6dot launches braille labeler machine for blind people
Americas, August 12 2011
Palo Alto, Calif.: 6dot Innovations is launching a portable Braille labeler machine for blind people today. The gadget can quickly print out labels in Braille so that blind people can put labels on prescription drug bottles and other critical things they don’t want to get confused.
A number of Braille labeling devices are already on the market, but those based on the Braille six-dot system are heavy mechanical machines that aren’t really portable. You can’t take them to the pharmacy, for example, said 6dot founder and chief executive Karina Pikhart.
The Palo Alto, Calif.-based startup expects to begin shipping the devices in the next couple of months and has already sold out its first batch of devices in an initial production run. 6dot is seeking to target the 37 million people worldwide who are blind and will expand to serve the 650 million people around the world with disabilities.
The first product is an electro-mechanical machine that can emboss Braille letters into adhesive labels that stick to just about anything. Without of a device like this, much of the world remains indistinguishable to blind people, from the buttons on a microwave touchpad to canned goods or medication bottles, said Pikhart.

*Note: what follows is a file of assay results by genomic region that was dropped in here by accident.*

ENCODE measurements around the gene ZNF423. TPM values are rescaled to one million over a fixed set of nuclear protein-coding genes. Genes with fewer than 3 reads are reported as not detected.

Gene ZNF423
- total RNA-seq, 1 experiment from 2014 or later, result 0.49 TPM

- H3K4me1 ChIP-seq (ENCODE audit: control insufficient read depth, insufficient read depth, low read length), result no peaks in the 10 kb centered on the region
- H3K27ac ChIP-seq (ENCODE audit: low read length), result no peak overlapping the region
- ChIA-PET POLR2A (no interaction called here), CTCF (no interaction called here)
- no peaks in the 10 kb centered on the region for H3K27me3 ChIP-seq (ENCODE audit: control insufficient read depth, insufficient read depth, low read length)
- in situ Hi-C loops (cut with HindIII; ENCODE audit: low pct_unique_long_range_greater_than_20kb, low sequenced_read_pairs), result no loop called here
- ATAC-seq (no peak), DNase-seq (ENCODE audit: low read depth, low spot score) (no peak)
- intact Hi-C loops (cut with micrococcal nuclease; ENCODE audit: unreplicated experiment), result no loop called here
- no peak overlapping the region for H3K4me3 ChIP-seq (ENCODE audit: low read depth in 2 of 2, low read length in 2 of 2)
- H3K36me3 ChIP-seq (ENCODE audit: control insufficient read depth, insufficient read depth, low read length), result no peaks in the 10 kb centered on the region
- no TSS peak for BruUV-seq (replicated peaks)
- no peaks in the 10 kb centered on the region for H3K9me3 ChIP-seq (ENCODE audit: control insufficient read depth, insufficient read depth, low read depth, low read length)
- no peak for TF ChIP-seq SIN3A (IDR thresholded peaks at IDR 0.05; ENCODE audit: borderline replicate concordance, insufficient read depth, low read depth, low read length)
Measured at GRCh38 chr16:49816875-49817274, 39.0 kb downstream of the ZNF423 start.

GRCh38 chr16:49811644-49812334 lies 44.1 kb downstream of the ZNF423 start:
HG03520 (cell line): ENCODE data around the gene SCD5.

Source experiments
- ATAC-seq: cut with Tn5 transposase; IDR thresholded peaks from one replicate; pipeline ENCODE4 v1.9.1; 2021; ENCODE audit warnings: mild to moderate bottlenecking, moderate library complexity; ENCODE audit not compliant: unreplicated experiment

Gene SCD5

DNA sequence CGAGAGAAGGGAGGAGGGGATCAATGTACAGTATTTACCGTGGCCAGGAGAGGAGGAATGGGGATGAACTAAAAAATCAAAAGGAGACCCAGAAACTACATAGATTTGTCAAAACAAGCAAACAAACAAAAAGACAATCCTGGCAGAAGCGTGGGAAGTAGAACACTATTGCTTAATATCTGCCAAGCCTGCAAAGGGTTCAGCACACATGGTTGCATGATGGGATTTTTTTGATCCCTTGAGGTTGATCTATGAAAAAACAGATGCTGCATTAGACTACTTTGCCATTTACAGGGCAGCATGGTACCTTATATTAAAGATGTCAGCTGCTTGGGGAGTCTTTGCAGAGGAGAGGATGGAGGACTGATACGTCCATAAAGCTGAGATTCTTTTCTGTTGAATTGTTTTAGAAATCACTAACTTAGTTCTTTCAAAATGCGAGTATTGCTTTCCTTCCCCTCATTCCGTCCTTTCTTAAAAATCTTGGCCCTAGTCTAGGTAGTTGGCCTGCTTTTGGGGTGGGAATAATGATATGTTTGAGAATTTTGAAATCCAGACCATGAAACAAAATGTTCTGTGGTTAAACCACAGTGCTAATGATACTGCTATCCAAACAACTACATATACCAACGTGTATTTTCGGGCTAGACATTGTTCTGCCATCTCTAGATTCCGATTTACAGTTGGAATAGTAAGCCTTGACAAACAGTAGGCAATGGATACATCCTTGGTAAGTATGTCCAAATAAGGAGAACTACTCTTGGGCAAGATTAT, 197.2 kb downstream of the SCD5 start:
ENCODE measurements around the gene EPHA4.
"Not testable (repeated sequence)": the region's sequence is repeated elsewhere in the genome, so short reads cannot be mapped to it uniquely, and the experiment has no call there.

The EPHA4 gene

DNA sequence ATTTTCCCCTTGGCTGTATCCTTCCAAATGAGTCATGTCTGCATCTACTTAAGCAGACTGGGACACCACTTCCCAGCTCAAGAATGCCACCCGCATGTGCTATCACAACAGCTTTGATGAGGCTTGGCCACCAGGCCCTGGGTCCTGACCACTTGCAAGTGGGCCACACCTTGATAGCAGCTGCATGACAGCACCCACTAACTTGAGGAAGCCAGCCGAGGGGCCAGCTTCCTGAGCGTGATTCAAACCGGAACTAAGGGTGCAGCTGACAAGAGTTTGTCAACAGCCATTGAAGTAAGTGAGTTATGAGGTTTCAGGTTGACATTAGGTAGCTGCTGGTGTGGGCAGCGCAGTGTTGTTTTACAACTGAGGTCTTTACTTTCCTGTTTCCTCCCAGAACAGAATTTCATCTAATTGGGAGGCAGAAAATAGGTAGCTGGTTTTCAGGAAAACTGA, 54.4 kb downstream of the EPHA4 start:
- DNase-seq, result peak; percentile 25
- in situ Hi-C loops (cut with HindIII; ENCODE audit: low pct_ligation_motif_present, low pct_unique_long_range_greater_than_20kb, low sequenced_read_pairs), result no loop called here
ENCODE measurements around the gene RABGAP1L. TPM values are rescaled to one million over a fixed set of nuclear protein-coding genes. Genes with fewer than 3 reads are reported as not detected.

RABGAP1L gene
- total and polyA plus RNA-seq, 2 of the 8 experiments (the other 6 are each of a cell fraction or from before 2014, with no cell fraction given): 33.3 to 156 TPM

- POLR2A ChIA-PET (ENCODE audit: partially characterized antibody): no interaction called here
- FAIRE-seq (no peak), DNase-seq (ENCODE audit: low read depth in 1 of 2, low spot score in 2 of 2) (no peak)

“This is what a blind person needs to tell a product apart,” Pikhart said in an interview.
The startup is housed at Startx, Stanford University student startup accelerator. And they’ve launched a Kickstarter fundraising effort.
The battery-powered labeler is a step toward making blind people more independent in their everyday lives, Pikhart said. You can connect a standard keyboard to the device so that people who can see can also type messages on the labels, so that parents can type labels for their blind children.
Pikhart, a first-time entrepreneur, started working on the idea at the Massachusetts Institute of Technology in a product design class in the fall of 2008. She and two other co-founders — Trevor Shannon and Robert Liebert — met with some members of the Perkins School for the Blind, a school that Helen Keller once attended. They rounded up a team of five contractors and created prototypes. They won several contests, including the MIT Ideas Award, the ASNE Mechanical Innovation Showcase, and Stanford University’s product showcase. That netted them $30,000. Then they raised a round of seed funding and hope to raise another soon.
“Our mission is to give people independence and enable them to do what they want to do,” Pikhart said.
Pikhart said she will know shipment dates in a couple of weeks.